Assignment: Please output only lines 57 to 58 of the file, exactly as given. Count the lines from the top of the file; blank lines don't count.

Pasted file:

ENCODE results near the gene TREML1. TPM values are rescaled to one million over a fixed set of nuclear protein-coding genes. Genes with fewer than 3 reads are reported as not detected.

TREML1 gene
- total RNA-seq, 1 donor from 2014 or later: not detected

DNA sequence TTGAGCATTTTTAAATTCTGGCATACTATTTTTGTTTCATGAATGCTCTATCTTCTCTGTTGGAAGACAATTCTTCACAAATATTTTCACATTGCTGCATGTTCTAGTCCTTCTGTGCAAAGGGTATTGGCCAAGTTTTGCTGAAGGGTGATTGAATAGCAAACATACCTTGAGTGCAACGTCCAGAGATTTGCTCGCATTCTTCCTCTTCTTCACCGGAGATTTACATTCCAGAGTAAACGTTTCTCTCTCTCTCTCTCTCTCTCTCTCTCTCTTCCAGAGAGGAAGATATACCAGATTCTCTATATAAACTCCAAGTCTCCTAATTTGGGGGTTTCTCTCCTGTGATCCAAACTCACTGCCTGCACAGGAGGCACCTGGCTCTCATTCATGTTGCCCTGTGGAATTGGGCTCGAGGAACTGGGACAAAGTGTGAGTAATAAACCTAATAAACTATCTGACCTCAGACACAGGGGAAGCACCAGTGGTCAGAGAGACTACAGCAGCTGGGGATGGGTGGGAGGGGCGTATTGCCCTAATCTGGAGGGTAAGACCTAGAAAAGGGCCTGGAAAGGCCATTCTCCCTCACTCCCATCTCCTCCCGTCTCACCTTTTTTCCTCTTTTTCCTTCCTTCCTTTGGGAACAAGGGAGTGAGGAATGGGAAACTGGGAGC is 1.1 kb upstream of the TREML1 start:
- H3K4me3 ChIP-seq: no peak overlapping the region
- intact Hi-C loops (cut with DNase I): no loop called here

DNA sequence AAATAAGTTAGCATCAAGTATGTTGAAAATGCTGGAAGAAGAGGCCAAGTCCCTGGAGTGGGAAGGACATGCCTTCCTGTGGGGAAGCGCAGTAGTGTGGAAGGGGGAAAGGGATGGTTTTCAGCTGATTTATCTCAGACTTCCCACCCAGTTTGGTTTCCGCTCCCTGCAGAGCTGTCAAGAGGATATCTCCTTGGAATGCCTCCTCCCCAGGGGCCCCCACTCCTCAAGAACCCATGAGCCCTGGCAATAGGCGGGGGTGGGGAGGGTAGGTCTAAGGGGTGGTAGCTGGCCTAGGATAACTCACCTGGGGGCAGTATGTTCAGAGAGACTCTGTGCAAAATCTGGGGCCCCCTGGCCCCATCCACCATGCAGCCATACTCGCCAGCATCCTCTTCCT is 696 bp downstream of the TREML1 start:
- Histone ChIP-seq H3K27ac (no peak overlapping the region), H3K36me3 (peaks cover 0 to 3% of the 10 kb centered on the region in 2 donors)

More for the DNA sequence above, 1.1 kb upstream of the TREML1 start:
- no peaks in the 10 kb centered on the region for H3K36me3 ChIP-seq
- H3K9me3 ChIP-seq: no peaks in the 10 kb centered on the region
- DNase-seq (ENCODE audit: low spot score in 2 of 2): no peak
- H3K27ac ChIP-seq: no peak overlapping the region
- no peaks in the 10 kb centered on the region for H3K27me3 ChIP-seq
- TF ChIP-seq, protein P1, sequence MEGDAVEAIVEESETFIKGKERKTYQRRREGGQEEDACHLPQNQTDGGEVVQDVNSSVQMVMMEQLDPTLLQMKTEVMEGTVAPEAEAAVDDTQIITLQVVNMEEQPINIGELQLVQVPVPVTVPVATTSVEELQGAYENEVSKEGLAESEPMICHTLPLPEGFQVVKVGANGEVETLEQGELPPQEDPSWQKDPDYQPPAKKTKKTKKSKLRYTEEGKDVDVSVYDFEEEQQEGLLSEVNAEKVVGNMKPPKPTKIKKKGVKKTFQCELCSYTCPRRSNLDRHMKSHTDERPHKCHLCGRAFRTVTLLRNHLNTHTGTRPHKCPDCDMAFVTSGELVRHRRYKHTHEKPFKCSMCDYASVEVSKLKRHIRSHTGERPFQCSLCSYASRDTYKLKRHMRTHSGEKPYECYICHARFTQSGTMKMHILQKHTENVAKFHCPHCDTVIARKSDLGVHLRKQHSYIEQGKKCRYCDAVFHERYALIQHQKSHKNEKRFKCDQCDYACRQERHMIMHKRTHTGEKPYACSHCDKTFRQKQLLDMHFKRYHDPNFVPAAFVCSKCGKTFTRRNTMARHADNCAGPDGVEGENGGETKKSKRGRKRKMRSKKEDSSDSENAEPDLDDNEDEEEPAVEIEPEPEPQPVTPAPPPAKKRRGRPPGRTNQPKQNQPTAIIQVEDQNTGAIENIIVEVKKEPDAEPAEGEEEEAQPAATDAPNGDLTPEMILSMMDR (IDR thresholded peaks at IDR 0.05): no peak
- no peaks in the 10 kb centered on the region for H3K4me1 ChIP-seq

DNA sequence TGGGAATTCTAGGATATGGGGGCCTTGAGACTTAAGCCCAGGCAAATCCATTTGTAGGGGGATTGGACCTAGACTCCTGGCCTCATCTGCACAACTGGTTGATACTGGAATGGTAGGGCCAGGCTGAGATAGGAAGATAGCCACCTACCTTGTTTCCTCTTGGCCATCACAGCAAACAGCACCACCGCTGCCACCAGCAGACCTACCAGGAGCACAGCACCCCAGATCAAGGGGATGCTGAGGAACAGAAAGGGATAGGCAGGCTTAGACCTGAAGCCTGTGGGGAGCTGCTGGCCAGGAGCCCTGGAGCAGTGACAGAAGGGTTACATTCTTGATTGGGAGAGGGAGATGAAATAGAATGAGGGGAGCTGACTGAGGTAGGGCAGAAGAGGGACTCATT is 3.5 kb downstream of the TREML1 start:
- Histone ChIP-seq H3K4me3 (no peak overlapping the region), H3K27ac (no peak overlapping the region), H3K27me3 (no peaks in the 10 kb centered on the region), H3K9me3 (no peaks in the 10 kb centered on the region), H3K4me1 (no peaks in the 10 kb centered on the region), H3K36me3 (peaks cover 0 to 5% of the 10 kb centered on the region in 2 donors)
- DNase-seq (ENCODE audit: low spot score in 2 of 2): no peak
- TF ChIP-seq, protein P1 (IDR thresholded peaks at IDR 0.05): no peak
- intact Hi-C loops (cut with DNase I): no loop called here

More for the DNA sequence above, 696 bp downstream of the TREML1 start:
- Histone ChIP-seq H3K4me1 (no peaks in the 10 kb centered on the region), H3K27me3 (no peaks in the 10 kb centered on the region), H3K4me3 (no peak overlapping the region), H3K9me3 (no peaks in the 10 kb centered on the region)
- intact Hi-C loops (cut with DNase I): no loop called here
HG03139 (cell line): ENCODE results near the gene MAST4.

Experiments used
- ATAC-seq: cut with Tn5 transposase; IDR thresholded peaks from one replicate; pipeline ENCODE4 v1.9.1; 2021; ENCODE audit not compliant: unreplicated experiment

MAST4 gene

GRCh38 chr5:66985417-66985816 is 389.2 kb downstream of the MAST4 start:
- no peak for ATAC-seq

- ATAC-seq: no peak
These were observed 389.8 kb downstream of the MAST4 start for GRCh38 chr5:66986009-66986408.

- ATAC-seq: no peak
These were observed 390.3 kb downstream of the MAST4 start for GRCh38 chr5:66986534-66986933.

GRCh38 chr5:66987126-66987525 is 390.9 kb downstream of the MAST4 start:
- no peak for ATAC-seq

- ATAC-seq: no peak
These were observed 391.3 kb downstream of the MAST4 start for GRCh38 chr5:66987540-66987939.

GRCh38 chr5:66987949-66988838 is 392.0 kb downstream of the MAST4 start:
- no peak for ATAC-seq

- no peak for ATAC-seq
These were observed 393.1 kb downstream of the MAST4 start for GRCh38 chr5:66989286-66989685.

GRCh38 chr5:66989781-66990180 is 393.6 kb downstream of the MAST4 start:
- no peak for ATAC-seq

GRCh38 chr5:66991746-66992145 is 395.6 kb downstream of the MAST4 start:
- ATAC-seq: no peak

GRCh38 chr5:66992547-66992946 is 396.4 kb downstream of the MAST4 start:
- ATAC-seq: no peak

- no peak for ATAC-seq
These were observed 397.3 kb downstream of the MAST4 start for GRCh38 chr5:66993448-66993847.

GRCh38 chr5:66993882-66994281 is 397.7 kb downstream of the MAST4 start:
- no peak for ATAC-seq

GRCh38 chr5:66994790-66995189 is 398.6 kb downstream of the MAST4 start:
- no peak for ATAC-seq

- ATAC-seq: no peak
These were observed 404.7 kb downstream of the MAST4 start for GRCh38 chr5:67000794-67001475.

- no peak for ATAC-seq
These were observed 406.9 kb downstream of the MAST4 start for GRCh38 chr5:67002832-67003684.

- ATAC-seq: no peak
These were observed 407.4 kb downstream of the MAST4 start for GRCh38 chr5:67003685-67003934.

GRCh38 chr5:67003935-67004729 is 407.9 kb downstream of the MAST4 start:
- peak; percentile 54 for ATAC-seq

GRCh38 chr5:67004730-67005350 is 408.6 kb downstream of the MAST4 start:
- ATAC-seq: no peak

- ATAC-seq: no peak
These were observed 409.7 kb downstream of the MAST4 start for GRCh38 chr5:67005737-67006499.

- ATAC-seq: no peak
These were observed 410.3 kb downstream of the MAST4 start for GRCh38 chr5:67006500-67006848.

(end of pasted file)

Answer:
- no peak for ATAC-seq
These were observed 406.9 kb downstream of the MAST4 start for GRCh38 chr5:67002832-67003684.